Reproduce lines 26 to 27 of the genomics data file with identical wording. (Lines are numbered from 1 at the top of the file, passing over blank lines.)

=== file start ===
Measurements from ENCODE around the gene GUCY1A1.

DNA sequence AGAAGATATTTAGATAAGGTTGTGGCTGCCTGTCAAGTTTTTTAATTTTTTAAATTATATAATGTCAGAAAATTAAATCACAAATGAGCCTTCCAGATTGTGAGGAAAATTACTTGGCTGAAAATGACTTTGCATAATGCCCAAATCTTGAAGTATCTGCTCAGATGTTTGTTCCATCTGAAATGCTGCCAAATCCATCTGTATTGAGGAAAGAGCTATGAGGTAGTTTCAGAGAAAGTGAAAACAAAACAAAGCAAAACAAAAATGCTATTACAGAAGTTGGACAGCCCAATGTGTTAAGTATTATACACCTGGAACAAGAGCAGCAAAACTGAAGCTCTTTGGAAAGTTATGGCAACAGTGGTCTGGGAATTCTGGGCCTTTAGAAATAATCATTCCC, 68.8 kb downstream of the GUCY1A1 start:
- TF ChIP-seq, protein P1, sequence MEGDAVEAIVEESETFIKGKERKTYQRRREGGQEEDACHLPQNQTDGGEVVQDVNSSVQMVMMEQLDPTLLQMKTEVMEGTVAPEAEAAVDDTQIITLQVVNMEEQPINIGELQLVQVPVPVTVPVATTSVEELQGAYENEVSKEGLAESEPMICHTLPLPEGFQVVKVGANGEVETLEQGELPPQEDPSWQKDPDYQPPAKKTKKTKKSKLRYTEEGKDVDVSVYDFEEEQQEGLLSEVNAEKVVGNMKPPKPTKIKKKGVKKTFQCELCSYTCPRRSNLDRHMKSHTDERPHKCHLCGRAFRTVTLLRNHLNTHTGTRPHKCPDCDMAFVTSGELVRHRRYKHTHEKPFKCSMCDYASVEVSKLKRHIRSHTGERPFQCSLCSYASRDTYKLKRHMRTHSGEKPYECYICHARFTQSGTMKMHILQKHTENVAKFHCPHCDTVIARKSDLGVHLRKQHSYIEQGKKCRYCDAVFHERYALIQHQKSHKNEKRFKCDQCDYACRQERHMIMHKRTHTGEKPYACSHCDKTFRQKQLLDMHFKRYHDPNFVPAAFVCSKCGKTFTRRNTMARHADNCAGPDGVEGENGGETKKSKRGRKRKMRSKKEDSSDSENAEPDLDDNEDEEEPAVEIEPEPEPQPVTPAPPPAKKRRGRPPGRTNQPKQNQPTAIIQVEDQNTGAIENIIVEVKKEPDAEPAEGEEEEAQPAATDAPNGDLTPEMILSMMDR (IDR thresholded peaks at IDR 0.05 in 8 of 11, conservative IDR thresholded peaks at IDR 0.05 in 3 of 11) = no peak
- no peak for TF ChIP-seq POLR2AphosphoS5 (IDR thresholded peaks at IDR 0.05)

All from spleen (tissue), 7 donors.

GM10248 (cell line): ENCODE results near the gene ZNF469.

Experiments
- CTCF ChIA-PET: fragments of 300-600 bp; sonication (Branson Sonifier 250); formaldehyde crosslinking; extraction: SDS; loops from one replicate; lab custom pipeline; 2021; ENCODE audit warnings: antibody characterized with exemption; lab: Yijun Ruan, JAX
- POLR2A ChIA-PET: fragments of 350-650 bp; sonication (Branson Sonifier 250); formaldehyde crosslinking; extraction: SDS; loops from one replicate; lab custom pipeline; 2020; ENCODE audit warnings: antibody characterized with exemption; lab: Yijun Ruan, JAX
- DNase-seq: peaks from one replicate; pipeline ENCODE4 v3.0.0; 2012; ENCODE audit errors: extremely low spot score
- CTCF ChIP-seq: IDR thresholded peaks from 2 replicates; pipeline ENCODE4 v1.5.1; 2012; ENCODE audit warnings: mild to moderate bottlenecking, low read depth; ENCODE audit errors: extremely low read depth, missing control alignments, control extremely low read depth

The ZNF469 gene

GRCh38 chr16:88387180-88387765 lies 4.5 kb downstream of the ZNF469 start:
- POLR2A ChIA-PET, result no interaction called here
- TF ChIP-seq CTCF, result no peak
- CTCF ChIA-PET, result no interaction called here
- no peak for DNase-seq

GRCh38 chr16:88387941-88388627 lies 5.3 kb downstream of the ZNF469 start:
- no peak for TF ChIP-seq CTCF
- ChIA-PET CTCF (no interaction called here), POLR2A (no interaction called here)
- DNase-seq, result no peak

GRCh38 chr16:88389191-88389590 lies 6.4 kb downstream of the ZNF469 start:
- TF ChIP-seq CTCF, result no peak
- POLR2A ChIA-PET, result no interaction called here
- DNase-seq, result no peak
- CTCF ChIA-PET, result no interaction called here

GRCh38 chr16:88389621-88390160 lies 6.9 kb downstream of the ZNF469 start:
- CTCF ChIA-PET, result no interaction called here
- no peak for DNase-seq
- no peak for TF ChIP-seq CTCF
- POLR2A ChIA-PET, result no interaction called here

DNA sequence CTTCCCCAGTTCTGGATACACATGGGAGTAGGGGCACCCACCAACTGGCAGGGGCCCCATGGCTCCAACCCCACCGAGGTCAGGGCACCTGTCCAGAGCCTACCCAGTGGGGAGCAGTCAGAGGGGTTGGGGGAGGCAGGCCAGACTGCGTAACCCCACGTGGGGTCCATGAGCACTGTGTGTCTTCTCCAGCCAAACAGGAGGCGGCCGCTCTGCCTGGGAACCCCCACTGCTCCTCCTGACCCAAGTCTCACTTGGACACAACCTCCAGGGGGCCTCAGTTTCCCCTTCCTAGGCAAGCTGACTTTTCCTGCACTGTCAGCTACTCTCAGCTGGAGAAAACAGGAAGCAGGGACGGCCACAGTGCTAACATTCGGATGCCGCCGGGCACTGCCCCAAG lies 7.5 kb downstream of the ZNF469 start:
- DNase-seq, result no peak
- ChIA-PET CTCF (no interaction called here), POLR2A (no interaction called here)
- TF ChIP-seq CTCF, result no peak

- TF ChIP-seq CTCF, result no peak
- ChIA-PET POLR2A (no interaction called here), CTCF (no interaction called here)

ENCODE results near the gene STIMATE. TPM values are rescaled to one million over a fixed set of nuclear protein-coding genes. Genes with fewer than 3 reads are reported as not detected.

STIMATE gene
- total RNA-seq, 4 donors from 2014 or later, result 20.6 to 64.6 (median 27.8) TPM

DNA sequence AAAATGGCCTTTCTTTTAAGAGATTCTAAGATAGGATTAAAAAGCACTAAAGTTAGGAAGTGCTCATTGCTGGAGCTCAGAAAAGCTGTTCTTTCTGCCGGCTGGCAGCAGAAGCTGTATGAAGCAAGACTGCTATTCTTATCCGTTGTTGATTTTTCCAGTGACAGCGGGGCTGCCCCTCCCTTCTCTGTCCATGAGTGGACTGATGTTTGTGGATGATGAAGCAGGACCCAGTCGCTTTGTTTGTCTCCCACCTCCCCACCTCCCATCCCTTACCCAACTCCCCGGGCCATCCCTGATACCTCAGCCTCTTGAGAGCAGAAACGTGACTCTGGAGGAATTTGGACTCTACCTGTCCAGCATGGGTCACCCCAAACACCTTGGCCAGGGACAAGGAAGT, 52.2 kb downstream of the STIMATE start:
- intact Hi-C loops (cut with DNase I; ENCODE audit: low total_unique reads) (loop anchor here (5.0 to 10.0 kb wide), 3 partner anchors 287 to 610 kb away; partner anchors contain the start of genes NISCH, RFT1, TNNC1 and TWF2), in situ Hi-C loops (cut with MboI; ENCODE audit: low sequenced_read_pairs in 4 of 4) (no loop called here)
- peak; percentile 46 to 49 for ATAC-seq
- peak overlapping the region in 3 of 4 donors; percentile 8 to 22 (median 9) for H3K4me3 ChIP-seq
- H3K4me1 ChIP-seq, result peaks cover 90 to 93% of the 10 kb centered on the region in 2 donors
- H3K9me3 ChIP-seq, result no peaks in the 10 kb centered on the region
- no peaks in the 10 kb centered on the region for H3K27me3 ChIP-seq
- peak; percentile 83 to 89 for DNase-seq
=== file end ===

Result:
- CTCF ChIA-PET, result no interaction called here

GRCh38 chr16:88389621-88390160 lies 6.9 kb downstream of the ZNF469 start: